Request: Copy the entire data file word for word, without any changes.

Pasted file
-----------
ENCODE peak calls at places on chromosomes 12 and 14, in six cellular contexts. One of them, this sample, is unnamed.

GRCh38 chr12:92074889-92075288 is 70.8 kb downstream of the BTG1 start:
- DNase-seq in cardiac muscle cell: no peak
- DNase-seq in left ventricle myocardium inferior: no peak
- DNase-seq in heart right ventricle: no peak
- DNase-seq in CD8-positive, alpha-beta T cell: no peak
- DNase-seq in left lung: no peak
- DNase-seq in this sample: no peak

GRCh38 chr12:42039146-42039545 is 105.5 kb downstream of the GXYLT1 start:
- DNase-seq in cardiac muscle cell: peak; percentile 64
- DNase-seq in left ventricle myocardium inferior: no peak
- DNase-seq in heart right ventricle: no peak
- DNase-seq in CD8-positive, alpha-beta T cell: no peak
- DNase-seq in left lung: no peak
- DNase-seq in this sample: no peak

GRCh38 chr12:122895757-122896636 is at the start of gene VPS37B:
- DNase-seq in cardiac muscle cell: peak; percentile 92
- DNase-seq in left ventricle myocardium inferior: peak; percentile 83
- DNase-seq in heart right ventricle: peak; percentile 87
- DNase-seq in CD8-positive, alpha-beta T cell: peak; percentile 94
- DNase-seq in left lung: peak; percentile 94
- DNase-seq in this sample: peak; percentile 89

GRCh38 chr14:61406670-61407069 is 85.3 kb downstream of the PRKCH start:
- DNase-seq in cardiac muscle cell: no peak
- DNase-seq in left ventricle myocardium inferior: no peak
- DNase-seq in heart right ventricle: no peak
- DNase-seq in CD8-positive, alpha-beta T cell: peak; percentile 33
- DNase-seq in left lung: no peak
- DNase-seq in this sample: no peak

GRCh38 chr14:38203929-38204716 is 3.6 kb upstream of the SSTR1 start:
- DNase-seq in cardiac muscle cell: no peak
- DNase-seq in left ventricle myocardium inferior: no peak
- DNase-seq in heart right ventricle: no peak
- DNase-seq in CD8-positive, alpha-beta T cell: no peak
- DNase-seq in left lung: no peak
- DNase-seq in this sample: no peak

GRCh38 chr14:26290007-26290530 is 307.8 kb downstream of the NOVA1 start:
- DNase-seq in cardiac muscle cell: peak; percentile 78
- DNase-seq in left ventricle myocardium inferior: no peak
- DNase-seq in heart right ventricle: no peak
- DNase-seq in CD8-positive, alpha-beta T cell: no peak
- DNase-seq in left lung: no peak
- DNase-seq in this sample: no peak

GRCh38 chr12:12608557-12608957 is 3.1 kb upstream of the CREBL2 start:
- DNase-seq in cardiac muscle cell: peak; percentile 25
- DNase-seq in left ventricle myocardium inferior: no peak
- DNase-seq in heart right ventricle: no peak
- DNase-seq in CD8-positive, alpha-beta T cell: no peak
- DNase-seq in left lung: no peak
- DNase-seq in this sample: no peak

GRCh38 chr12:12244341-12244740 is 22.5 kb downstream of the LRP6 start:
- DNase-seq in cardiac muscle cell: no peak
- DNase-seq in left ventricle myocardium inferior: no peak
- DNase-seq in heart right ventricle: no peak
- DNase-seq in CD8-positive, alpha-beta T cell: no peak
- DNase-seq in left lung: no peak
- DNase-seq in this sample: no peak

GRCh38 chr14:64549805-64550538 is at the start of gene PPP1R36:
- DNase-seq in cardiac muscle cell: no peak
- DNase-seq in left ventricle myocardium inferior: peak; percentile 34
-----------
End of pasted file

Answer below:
ENCODE peak calls at places on chromosomes 12 and 14, in six cellular contexts. One of them, this sample, is unnamed.

GRCh38 chr12:92074889-92075288 is 70.8 kb downstream of the BTG1 start:
- DNase-seq in cardiac muscle cell: no peak
- DNase-seq in left ventricle myocardium inferior: no peak
- DNase-seq in heart right ventricle: no peak
- DNase-seq in CD8-positive, alpha-beta T cell: no peak
- DNase-seq in left lung: no peak
- DNase-seq in this sample: no peak

GRCh38 chr12:42039146-42039545 is 105.5 kb downstream of the GXYLT1 start:
- DNase-seq in cardiac muscle cell: peak; percentile 64
- DNase-seq in left ventricle myocardium inferior: no peak
- DNase-seq in heart right ventricle: no peak
- DNase-seq in CD8-positive, alpha-beta T cell: no peak
- DNase-seq in left lung: no peak
- DNase-seq in this sample: no peak

GRCh38 chr12:122895757-122896636 is at the start of gene VPS37B:
- DNase-seq in cardiac muscle cell: peak; percentile 92
- DNase-seq in left ventricle myocardium inferior: peak; percentile 83
- DNase-seq in heart right ventricle: peak; percentile 87
- DNase-seq in CD8-positive, alpha-beta T cell: peak; percentile 94
- DNase-seq in left lung: peak; percentile 94
- DNase-seq in this sample: peak; percentile 89

GRCh38 chr14:61406670-61407069 is 85.3 kb downstream of the PRKCH start:
- DNase-seq in cardiac muscle cell: no peak
- DNase-seq in left ventricle myocardium inferior: no peak
- DNase-seq in heart right ventricle: no peak
- DNase-seq in CD8-positive, alpha-beta T cell: peak; percentile 33
- DNase-seq in left lung: no peak
- DNase-seq in this sample: no peak

GRCh38 chr14:38203929-38204716 is 3.6 kb upstream of the SSTR1 start:
- DNase-seq in cardiac muscle cell: no peak
- DNase-seq in left ventricle myocardium inferior: no peak
- DNase-seq in heart right ventricle: no peak
- DNase-seq in CD8-positive, alpha-beta T cell: no peak
- DNase-seq in left lung: no peak
- DNase-seq in this sample: no peak

GRCh38 chr14:26290007-26290530 is 307.8 kb downstream of the NOVA1 start:
- DNase-seq in cardiac muscle cell: peak; percentile 78
- DNase-seq in left ventricle myocardium inferior: no peak
- DNase-seq in heart right ventricle: no peak
- DNase-seq in CD8-positive, alpha-beta T cell: no peak
- DNase-seq in left lung: no peak
- DNase-seq in this sample: no peak

GRCh38 chr12:12608557-12608957 is 3.1 kb upstream of the CREBL2 start:
- DNase-seq in cardiac muscle cell: peak; percentile 25
- DNase-seq in left ventricle myocardium inferior: no peak
- DNase-seq in heart right ventricle: no peak
- DNase-seq in CD8-positive, alpha-beta T cell: no peak
- DNase-seq in left lung: no peak
- DNase-seq in this sample: no peak

GRCh38 chr12:12244341-12244740 is 22.5 kb downstream of the LRP6 start:
- DNase-seq in cardiac muscle cell: no peak
- DNase-seq in left ventricle myocardium inferior: no peak
- DNase-seq in heart right ventricle: no peak
- DNase-seq in CD8-positive, alpha-beta T cell: no peak
- DNase-seq in left lung: no peak
- DNase-seq in this sample: no peak

GRCh38 chr14:64549805-64550538 is at the start of gene PPP1R36:
- DNase-seq in cardiac muscle cell: no peak
- DNase-seq in left ventricle myocardium inferior: peak; percentile 34